Pulmonary neuroendocrine neoplasms (NENs) are classified into neuroendocrine tumors (NETs) and neuroendocrine carcinomas (NECs). NETs encompass typical carcinoids (TC) and atypical carcinoids (AC), while NECs comprise large cell neuroendocrine carcinoma (LCNEC) and small cell carcinoma (SCLC). NETs and NECs are distinct lesions, without molecular overlap and with different prognosis and therapeutic options. The criteria for diagnosis include mitotic count per mm2 and necrosis, alongside a wide array of cellular and architectural features fulfilling neuroendocrine morphology(1). The most important distinction is between well differentiated tumors (NETs) of low to intermediate grade (TC and AC, corresponding to G1 and G2, respectively), and poorly differentiated neuroendocrine carcinomas (NECs, corresponding to G3), either SCLC or LCNEC(2). It is important to note that the defining criteria are effective enough to highlight low and intermediate grade, while failing to a large extent in the behavioral distinction of NECs, therefore the morphological approach to classification complies with a three-tier spectrum of clinical outcomes, survival rates and therapy options(1,3). Basically, pulmonary neuroendocrine tumors are currently considered to consist of three grades of malignancy, ranging from TC and AC to LCNEC and SCLC(4).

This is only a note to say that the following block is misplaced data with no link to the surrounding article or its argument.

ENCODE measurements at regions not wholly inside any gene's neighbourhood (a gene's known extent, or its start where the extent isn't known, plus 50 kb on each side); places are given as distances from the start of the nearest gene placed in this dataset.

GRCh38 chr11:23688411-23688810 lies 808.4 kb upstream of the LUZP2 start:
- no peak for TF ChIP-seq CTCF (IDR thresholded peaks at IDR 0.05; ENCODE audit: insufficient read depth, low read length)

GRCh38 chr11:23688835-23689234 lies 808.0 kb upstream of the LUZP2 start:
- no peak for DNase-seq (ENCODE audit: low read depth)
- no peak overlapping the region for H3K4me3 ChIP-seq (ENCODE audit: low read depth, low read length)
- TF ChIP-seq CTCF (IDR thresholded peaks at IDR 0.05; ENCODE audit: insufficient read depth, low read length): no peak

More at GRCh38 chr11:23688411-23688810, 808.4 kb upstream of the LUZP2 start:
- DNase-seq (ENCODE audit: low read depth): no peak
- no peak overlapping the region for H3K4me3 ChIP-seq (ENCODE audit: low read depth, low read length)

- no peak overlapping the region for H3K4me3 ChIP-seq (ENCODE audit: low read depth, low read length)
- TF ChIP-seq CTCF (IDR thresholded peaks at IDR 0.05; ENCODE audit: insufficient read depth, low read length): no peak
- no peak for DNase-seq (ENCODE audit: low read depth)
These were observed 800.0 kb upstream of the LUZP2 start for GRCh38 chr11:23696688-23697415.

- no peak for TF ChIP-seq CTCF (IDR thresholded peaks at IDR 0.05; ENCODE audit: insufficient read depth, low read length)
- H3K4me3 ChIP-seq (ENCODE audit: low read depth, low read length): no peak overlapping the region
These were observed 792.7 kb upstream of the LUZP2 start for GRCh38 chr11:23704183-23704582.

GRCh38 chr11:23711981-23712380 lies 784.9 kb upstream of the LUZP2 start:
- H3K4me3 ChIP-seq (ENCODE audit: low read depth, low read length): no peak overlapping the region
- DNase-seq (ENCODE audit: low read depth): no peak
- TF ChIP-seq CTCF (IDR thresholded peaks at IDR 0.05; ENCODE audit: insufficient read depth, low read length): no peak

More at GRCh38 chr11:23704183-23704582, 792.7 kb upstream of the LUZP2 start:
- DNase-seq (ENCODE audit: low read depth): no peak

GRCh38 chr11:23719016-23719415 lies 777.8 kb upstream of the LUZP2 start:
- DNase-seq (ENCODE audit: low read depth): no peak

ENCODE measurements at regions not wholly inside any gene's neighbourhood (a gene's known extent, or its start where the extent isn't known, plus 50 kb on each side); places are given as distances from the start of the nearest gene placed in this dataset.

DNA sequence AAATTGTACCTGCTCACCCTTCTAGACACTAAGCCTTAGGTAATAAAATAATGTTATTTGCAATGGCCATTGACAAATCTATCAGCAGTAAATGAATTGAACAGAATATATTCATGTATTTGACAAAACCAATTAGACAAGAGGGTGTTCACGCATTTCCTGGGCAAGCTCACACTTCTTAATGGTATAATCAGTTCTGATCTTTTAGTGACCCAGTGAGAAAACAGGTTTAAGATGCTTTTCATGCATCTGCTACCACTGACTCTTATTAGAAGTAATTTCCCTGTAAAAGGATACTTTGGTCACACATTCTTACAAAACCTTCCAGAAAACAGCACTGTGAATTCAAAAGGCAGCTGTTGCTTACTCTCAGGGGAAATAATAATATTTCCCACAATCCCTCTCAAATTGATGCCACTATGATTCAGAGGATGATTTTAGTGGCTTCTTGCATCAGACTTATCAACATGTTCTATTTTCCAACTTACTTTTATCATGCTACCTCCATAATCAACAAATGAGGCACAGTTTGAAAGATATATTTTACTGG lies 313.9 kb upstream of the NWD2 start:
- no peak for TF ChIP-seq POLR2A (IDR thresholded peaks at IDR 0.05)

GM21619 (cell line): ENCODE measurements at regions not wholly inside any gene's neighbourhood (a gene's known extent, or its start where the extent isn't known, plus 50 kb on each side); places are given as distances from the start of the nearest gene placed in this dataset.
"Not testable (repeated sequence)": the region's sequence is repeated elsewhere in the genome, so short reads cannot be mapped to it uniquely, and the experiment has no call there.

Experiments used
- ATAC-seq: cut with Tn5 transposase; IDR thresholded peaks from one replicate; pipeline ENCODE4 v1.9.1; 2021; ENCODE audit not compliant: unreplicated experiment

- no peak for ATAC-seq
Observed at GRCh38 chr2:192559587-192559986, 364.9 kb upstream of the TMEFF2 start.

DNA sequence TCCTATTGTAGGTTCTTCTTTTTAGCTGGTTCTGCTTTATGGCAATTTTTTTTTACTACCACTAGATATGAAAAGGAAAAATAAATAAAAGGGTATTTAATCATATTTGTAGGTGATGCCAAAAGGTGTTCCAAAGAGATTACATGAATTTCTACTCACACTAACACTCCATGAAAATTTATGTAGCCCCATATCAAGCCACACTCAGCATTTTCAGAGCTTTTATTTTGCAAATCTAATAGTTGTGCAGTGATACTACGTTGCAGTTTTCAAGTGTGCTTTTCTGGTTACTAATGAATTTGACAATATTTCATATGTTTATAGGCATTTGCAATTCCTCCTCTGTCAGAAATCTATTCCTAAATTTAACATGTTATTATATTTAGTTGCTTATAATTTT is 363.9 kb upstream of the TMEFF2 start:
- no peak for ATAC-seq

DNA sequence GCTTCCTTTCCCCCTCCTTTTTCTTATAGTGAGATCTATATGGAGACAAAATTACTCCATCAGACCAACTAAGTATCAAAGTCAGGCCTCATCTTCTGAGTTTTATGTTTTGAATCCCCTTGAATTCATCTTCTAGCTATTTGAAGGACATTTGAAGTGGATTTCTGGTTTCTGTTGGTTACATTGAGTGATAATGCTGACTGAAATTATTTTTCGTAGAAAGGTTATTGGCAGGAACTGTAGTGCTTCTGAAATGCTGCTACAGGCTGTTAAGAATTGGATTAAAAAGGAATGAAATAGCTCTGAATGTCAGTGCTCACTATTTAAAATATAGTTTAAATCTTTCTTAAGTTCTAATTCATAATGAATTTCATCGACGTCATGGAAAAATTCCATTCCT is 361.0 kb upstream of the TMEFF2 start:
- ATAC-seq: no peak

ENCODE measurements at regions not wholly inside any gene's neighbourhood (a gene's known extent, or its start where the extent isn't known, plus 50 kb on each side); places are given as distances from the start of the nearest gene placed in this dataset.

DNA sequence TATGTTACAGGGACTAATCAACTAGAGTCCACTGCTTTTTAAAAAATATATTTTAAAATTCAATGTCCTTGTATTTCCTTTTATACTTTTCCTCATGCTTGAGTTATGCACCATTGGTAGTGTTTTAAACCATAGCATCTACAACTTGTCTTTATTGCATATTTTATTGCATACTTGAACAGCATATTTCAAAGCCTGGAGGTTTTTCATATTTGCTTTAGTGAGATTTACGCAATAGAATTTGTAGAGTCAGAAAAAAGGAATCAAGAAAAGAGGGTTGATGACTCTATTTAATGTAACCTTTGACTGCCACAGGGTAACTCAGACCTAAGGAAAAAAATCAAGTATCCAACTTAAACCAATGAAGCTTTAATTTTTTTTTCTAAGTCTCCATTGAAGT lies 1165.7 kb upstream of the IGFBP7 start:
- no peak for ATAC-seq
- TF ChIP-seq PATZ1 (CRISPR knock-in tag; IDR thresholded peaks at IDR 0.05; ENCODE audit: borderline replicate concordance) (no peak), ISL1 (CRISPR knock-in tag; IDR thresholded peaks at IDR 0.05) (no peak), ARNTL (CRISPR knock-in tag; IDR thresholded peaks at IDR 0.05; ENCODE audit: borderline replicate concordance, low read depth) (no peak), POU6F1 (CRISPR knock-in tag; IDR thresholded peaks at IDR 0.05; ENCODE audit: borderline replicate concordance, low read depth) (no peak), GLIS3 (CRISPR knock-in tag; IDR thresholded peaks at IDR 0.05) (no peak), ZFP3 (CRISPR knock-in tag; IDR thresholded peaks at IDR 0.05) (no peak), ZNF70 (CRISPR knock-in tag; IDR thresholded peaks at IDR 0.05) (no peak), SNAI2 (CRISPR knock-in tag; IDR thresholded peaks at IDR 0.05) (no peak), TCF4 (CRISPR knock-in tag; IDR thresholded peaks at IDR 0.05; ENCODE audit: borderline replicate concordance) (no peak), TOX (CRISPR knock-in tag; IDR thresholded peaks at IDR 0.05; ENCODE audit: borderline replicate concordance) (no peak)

Overall, NE neoplasms account for approximately 20% of lung primary tumors, with SCLC accounting for approximately 15%, carcinoids for approximately 2% (with typical to atypical ratio of 10:1), and LCNEC for approximately 3%. Notably, studies in certain countries have shown a decrease in the incidence of SCLC over the last few decades due to a decrease in cigarette smoking, whereas the incidence of carcinoids has substantially increased, likely due to increased use of computed tomography (CT) imaging(5). The incidence of LCNEC has also increased, which may reflect a better recognition of this entity(6). Overall, lung carcinoids account for approximately 30% of NETs in the body. Notably, the vast majority of lung carcinoids are early-stage tumors, and only a minority of patients develop distant metastases(6,7).